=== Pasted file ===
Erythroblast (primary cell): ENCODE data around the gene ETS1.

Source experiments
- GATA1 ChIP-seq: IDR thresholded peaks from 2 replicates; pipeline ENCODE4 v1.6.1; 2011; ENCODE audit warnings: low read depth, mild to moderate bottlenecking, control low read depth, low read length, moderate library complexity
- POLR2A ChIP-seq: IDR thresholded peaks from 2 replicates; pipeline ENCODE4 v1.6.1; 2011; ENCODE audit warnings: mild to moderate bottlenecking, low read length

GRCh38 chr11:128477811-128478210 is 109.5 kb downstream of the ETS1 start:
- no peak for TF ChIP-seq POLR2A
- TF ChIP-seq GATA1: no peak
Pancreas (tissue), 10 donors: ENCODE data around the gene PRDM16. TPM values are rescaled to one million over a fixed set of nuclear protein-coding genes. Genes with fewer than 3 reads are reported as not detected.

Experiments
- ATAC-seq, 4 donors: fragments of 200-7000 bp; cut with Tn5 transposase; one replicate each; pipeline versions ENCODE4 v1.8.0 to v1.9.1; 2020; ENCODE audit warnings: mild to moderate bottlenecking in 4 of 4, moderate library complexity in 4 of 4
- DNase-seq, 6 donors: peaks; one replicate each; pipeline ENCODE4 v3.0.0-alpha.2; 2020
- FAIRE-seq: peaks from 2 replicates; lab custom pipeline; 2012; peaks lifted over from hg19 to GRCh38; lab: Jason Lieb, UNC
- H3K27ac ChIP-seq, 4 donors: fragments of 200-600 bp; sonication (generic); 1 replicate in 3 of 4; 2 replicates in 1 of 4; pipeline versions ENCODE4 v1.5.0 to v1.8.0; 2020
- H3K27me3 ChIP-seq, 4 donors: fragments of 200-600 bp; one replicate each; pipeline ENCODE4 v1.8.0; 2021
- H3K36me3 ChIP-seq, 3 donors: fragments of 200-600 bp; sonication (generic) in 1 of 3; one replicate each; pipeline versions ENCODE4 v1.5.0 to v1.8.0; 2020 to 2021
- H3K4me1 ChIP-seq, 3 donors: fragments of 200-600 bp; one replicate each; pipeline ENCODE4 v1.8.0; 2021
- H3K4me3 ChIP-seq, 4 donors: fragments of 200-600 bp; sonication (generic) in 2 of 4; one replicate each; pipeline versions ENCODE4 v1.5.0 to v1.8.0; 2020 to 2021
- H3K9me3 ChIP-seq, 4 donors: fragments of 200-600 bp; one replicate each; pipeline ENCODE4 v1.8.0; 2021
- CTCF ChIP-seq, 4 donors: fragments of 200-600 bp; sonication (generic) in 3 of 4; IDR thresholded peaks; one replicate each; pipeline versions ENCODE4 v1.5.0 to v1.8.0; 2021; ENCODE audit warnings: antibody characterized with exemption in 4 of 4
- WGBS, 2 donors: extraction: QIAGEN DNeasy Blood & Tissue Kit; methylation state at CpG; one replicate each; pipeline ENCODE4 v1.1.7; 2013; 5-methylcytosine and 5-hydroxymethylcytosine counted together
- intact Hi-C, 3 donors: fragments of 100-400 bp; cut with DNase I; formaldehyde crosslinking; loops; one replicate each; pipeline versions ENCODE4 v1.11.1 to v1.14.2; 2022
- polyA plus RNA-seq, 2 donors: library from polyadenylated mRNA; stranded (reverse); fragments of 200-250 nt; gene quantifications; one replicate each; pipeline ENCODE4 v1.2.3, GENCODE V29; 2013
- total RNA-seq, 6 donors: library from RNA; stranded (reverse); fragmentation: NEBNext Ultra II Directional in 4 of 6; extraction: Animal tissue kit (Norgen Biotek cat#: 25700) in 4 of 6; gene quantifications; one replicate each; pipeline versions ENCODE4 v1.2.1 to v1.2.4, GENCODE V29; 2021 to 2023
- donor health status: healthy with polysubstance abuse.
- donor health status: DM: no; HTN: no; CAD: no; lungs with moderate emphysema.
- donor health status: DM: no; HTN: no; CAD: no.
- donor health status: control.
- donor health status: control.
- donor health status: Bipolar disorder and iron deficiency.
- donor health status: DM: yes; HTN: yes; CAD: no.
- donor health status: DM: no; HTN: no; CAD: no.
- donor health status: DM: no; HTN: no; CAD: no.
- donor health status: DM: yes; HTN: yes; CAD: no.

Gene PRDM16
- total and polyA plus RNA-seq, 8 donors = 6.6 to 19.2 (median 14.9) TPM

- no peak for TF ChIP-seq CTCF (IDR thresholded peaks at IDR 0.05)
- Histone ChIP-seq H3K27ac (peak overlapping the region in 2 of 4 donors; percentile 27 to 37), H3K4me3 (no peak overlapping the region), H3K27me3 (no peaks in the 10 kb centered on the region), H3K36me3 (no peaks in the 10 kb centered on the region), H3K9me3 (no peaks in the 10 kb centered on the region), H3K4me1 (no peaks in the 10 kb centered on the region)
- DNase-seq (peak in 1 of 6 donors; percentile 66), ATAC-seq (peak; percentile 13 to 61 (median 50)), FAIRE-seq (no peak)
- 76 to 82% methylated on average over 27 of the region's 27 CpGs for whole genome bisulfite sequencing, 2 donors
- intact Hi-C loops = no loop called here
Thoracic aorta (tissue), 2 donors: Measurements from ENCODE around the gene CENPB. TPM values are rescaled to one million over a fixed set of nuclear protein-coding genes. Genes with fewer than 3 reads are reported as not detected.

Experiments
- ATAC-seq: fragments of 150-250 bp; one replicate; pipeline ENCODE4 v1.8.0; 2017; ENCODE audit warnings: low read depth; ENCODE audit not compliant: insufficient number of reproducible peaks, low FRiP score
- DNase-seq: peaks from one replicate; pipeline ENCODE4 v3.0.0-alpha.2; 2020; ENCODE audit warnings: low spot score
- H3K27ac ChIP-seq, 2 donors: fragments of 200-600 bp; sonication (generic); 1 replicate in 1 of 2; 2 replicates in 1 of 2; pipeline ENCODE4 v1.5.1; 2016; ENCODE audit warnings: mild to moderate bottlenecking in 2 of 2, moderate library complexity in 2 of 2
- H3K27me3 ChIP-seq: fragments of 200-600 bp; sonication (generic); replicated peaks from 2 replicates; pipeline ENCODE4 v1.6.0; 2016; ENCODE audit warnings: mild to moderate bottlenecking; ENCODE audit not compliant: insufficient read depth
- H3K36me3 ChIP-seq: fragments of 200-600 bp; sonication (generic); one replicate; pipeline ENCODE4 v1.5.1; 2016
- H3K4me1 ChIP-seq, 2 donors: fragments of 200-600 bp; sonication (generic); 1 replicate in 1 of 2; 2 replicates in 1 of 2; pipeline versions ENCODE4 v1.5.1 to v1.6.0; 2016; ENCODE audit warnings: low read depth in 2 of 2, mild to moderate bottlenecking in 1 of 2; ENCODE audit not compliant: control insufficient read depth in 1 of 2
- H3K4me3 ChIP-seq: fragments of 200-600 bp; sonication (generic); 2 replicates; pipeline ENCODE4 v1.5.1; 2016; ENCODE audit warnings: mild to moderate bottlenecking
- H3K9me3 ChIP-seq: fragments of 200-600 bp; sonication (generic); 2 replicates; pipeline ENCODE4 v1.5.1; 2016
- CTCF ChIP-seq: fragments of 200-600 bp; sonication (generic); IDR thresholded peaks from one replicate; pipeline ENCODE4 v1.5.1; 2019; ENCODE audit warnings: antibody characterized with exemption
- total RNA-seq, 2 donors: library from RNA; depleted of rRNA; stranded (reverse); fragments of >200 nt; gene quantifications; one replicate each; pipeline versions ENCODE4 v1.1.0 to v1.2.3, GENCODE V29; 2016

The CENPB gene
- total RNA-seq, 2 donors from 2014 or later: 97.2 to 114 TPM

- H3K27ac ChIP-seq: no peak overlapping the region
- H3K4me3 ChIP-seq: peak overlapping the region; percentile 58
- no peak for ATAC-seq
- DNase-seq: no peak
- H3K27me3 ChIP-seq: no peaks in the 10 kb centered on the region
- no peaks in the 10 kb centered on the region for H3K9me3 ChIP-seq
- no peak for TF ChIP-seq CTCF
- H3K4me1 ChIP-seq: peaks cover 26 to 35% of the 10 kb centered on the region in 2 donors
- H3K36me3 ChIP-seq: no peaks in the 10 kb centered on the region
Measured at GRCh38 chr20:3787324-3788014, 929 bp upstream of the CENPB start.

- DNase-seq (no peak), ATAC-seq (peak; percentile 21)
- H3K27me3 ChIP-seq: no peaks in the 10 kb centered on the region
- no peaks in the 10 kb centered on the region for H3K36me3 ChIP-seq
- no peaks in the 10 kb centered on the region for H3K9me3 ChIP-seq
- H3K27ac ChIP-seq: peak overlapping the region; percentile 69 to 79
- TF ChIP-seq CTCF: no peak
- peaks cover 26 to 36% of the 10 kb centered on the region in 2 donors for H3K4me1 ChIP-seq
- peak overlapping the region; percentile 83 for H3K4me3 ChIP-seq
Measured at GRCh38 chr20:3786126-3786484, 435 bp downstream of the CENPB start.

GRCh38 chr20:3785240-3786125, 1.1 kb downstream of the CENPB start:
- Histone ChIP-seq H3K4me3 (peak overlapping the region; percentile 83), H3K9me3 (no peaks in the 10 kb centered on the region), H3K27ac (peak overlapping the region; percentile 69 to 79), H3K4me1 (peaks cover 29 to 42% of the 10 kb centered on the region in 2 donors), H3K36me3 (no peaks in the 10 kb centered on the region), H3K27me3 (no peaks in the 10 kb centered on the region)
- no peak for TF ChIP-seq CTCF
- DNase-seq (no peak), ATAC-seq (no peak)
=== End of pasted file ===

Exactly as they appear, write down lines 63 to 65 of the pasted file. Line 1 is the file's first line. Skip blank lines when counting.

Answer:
- H3K36me3 ChIP-seq: no peaks in the 10 kb centered on the region
Measured at GRCh38 chr20:3787324-3788014, 929 bp upstream of the CENPB start.

- DNase-seq (no peak), ATAC-seq (peak; percentile 21)